Now that I'm 75, I am no longer a member of any clubs and don't serve on any boards with one exception. I am a board member of Kintegra, which operates federally qualified health centers in Gaston, Lincoln, Catawba, Cleveland and several other North Carolina counties.
Our board held its regular monthly meeting on Wednesday and one of the topics of discussion was the pandemic. Is it really over? Should we stop wearing masks?
While the number of cases, hospitalizations and deaths from the COVID virus has declined in the United States, the worldwide number of new cases is actually up for the last two weeks. In some locations, like China, Vietnam, and South Korea are seeing the most cases they've had during the pandemic, which--by the way--is now two years old as of this month.
A year ago, we were hopeful when the number of cases had declined substantially, that the pandemic might be ending. Then came the delta variant. Late summer and Fall of last year saw that mutation become the dominant variety and cases increased far beyond what they had been in the previous year.
When delta began to decline in the US, the omicron variant took over. Huge numbers of new cases were reported in January. Now, that surge is over. The question now is: will there be another? The answer is: we don't know--but the history of this virus seems to indicate there might well be.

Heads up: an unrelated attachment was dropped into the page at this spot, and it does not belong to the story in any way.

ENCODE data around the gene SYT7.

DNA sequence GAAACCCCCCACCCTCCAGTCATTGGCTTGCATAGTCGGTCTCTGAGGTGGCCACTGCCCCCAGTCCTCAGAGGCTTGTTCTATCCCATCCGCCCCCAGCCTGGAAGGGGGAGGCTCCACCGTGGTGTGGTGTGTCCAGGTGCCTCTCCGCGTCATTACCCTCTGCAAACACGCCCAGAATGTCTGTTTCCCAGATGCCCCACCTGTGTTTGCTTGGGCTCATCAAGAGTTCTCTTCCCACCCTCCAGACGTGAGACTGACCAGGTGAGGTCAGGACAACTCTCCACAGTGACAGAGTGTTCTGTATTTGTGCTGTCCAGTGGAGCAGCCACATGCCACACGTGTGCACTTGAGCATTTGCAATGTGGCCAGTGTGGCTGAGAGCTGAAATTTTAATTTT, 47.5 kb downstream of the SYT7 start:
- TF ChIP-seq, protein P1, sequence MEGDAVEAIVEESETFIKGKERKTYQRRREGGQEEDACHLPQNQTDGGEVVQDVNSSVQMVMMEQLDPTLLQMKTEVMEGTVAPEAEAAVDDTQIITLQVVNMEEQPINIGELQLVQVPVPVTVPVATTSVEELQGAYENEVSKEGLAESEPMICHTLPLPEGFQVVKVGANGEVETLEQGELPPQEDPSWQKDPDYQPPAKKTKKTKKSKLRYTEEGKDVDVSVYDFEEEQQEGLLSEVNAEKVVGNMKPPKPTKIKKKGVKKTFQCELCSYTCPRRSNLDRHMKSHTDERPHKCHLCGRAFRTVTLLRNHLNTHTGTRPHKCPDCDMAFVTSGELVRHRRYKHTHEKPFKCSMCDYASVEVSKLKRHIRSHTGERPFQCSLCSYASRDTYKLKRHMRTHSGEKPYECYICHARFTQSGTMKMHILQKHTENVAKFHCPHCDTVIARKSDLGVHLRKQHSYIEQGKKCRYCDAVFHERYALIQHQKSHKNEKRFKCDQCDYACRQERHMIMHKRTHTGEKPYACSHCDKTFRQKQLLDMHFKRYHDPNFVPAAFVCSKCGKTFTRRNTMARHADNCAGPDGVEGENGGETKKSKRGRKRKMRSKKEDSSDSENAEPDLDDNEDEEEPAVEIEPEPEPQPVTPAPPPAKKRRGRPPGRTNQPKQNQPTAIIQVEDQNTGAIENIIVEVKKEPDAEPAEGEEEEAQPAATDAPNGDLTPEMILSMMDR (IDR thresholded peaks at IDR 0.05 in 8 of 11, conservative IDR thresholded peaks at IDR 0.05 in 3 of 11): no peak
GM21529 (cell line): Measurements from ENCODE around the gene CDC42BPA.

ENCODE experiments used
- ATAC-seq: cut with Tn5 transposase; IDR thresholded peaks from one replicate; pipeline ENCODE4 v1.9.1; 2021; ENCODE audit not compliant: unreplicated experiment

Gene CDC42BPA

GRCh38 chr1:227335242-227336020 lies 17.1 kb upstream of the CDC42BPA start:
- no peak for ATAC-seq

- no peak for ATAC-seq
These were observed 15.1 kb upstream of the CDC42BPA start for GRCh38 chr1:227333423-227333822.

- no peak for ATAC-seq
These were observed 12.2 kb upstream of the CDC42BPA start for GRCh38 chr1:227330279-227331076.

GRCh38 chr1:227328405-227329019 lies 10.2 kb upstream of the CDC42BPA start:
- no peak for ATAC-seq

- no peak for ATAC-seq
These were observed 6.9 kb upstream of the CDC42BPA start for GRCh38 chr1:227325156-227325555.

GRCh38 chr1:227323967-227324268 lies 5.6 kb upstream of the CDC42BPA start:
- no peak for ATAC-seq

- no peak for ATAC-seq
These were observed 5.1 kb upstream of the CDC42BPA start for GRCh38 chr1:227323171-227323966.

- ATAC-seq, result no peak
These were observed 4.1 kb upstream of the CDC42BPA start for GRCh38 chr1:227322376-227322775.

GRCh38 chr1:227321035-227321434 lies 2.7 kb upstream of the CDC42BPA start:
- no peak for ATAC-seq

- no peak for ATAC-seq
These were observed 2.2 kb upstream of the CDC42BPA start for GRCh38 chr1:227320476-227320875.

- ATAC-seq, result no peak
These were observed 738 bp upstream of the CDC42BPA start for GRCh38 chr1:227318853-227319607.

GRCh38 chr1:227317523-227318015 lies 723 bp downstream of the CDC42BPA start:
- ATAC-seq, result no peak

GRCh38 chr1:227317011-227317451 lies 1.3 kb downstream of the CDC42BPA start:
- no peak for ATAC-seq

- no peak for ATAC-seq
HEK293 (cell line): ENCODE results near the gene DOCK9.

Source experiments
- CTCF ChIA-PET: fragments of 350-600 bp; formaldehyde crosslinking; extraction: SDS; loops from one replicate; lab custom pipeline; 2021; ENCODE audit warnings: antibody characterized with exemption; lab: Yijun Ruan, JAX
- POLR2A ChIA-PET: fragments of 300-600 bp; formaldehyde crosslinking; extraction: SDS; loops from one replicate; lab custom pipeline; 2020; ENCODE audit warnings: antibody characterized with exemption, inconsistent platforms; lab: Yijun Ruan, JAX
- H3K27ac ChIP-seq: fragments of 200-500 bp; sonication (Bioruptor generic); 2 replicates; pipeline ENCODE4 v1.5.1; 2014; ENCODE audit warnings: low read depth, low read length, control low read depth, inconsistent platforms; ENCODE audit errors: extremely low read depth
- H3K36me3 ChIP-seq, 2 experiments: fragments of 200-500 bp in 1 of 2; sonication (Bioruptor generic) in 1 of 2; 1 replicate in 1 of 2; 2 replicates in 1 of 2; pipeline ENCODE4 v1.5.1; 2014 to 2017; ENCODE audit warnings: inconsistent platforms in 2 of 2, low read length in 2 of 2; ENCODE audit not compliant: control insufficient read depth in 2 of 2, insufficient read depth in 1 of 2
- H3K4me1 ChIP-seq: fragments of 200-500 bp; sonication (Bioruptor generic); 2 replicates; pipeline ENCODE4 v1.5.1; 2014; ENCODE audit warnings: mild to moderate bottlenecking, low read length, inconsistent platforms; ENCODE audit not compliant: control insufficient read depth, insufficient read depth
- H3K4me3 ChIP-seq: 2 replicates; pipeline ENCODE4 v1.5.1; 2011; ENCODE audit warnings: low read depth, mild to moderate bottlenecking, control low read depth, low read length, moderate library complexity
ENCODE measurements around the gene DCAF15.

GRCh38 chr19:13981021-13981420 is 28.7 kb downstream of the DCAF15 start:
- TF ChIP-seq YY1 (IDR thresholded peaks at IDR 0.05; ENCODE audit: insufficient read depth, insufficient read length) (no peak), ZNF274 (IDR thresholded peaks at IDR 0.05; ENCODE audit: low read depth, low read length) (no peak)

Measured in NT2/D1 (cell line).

The good news is that in the US, we've achieved a much better rate of vaccinations. That has meant that while the number of cases during the omicron surge was up, the percentage of those requiring hospitalization and the number of deaths declined.
In North Carolina, the number of new cases reported by the NC Dept. of Health & Human Services declined to just under three thousand last week--down from almost four thousand the week before. 50% of the state's population is now fully vaccinated and has had a booster shot; 75% of adults have had at least one dose and 38% of teens and children.
The Kintegra medical staff report Wednesday spoke about the requirement of masks in our locations. The medical staff said it is still too soon to end the mask requirement. Other medical facilities--doctors' offices and hospitals--have also continued their mask requirement.
There are those who argue that the masks do no good. It is true that the cloth masks that were very popular a year or more ago don't provide much protection from spreading the virus. They do, when worn properly, keep the wearer's breath from spreading quite as far (similar to covering your mouth when you cough) but they don't offer any protection for the one wearing those masks. The N95 and KN95 masks DO offer protection, both to others and to the wearer.
On a visit to an Atrium facility recently, I noticed that one man who entered wearing a cloth mask was given a surgical or procedural mask to wear instead. Those masks, while still not as good as the N95 or KN95 variety, are a little better than the cloth masks.
While there are those who still proclaim their objections to the vaccines, the evidence is now overwhelming that they DO work, and the number of side effects that have been reported are a very small percentage of the number of people who have been vaccinated.